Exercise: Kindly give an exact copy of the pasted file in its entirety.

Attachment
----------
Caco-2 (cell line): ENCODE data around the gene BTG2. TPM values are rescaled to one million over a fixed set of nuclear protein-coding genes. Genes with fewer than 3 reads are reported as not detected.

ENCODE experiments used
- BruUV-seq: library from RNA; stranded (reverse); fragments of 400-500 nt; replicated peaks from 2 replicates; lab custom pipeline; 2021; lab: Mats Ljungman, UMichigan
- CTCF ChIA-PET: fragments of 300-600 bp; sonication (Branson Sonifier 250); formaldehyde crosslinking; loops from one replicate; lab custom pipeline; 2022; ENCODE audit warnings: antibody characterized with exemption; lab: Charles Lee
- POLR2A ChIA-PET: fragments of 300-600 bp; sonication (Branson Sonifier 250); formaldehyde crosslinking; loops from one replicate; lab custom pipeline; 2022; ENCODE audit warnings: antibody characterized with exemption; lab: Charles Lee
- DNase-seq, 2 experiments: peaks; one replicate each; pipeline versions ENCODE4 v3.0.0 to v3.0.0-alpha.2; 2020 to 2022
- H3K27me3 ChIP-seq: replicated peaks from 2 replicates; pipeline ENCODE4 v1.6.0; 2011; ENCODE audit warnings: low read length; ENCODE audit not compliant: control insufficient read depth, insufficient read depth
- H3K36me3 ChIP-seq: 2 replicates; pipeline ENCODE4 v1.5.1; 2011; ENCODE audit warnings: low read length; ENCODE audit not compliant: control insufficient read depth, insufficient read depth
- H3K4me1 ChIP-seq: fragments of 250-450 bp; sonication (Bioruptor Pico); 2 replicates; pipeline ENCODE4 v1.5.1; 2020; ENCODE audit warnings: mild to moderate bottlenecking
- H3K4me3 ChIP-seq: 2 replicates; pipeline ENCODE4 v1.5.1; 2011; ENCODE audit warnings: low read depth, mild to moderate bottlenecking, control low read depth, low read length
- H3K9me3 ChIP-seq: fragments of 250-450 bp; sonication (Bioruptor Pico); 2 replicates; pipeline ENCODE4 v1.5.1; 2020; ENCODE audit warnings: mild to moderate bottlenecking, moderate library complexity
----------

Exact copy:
Caco-2 (cell line): ENCODE data around the gene BTG2. TPM values are rescaled to one million over a fixed set of nuclear protein-coding genes. Genes with fewer than 3 reads are reported as not detected.

ENCODE experiments used
- BruUV-seq: library from RNA; stranded (reverse); fragments of 400-500 nt; replicated peaks from 2 replicates; lab custom pipeline; 2021; lab: Mats Ljungman, UMichigan
- CTCF ChIA-PET: fragments of 300-600 bp; sonication (Branson Sonifier 250); formaldehyde crosslinking; loops from one replicate; lab custom pipeline; 2022; ENCODE audit warnings: antibody characterized with exemption; lab: Charles Lee
- POLR2A ChIA-PET: fragments of 300-600 bp; sonication (Branson Sonifier 250); formaldehyde crosslinking; loops from one replicate; lab custom pipeline; 2022; ENCODE audit warnings: antibody characterized with exemption; lab: Charles Lee
- DNase-seq, 2 experiments: peaks; one replicate each; pipeline versions ENCODE4 v3.0.0 to v3.0.0-alpha.2; 2020 to 2022
- H3K27me3 ChIP-seq: replicated peaks from 2 replicates; pipeline ENCODE4 v1.6.0; 2011; ENCODE audit warnings: low read length; ENCODE audit not compliant: control insufficient read depth, insufficient read depth
- H3K36me3 ChIP-seq: 2 replicates; pipeline ENCODE4 v1.5.1; 2011; ENCODE audit warnings: low read length; ENCODE audit not compliant: control insufficient read depth, insufficient read depth
- H3K4me1 ChIP-seq: fragments of 250-450 bp; sonication (Bioruptor Pico); 2 replicates; pipeline ENCODE4 v1.5.1; 2020; ENCODE audit warnings: mild to moderate bottlenecking
- H3K4me3 ChIP-seq: 2 replicates; pipeline ENCODE4 v1.5.1; 2011; ENCODE audit warnings: low read depth, mild to moderate bottlenecking, control low read depth, low read length
- H3K9me3 ChIP-seq: fragments of 250-450 bp; sonication (Bioruptor Pico); 2 replicates; pipeline ENCODE4 v1.5.1; 2020; ENCODE audit warnings: mild to moderate bottlenecking, moderate library complexity